Another issue came up when I imported the gradle project into IDEA.  Since this is a web app, I need to mark some jars as provided (servler-api, jsp-api, etc) but there is no such thing in Gradle, runtime is as far as I could go but that's not the same as provided (it means that the jars need to be included at runtime but not for compiling which is not the same as available at runtime, there is a servlet spec that states that you can only have 1 copy of servlet-api.jar or tomcat will complain on startup, this is to make sure your servlet API is consistent with server).  There is a custom Gradle plugin for doing provided, but it did not work with IDEA.  Every time I changed dependencies, it would remove the tomcat libraries from the project dependency and code would break.  To fix it I would have to open Project Settings and manually add dependency on Application Server libraries which made them marked as provided.  Got annoying very quickly as this happened every time anything changed with dependencies.

Another minor issue was with IDEA Gradle plugin and Web facet, it created one entry for every directory in WEB-INF which made for a very complicated configuration when it was really WEB-INF to context root.

I do think that many of the problems with Gradle were caused by IDEA integration but since that is my environment it affected my decision.

Ant

Ant is on the opposite side of Maven on the build rigidity scale, it's very flexible and also not very tied into the build process.  Which means I have to define a bit more up front.

Once you add the ant script to IDEA it just runs it, there is no dependency management by default (but there is an Ivy plugin which I did not try yet), but Apache Ivy uses maven repositories and is very easy to integrate into Ant.  Pulling down dependencies and copying them into your project is an easy ant task (not an implicit action as it is with Maven or Gradle).  Ant is explicit about everything and easy to set up sequential dependencies.  The only obvious issue was that I had to add WEB-INF/lib to .gitignore since Ivy would pull all the jars into the source tree.

There are ant tasks for almost everything since it has been around for a long time.  dbupdate was a simple configuration. creating custom CATALINA_BASE was also a simple task.  Checking the environment is where it gets weird with ant, since you have to define tasks for setting properties to check anything and then other tasks that check the result of those properties.  So after a little while ant tasks get difficult to read.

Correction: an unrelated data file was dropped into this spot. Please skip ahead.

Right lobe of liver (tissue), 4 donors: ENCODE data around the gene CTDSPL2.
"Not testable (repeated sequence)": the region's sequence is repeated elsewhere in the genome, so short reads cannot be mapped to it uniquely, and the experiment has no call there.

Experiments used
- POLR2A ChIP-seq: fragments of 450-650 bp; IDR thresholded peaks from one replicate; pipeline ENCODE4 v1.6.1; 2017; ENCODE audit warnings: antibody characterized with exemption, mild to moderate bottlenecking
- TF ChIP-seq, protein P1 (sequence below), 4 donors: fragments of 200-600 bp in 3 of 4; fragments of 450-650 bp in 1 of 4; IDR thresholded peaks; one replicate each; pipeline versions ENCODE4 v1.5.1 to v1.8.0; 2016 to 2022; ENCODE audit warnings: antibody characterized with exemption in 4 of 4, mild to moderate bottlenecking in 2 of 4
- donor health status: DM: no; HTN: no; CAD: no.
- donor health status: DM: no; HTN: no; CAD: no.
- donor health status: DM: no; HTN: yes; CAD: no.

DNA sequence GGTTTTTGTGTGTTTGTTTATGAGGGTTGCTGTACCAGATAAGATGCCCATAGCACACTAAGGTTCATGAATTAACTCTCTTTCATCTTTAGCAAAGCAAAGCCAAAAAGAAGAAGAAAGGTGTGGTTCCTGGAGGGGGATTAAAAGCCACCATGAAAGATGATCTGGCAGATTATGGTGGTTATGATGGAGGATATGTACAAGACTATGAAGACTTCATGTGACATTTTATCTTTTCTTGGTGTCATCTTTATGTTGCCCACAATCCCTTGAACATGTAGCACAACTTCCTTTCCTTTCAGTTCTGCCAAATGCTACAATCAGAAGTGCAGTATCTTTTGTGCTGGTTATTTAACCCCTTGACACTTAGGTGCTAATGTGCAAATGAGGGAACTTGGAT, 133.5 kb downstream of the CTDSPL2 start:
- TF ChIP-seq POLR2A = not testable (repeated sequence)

I also had to write a few scripts in python to do environment validation.

Summary

Maven Pro

  • Transparent once everything is where Maven expects it
  • Nice integration with IDEA
  • Arch-type projects help you get started quickly

Maven Con

  • Very rigid
  • POM configuration files are very hard to read
  • POM files get very complicated very quickly
  • Custom operations are time consuming and not easy to do



Gradle Pro

  • Nice dependency management
  • Most things can be done programatically
  • Supports WAR and JAR building via plugins

Gradle Con

  • IDEA plugin is quirky
  • No support for provided libraries
  • Sequential execution of tasks is tedious to configure



Ant Pro

  • Simple to work with and many tasks are already available built-in
  • Ivy dependency management is not intrusive
  • ant-contrib adds a lot of improvements


Ant Con

  • WAR and JAR building requires specifying everything manually


Conclusion

Maven was too much configuration work and I did not want to write plugins.  It's a nice build system if you don't mind the very rigid approach, but doing anything unplanned becomes a major undertaking.

Gradle lacks some very important features to me and IDEA integration is quirky (having to re-add application server library whenever dependencies changed was very annoying, messy Web Facet import, etc).  This may eventually be resolved but at the moment it feels hacky and requires you to be aware of the shortcomings and compensate for them.

I chose to go with Ant and Ivy for simplicity, support and maturity.  It provides me with fine grained control over the build process and stays out of my way while I develop; while initial configuration can be a bit time consuming, over time it averages out to be less maintenance.  The other two were too intrusive and dependency management was something that got more in the way than I wanted.  I want my build system to stay out of my way when developing, as it constitutes a very small amount of time-in-use overall.  If I have to be aware of it and work around (or within) it, then it means I am not as free or productive as I want to be.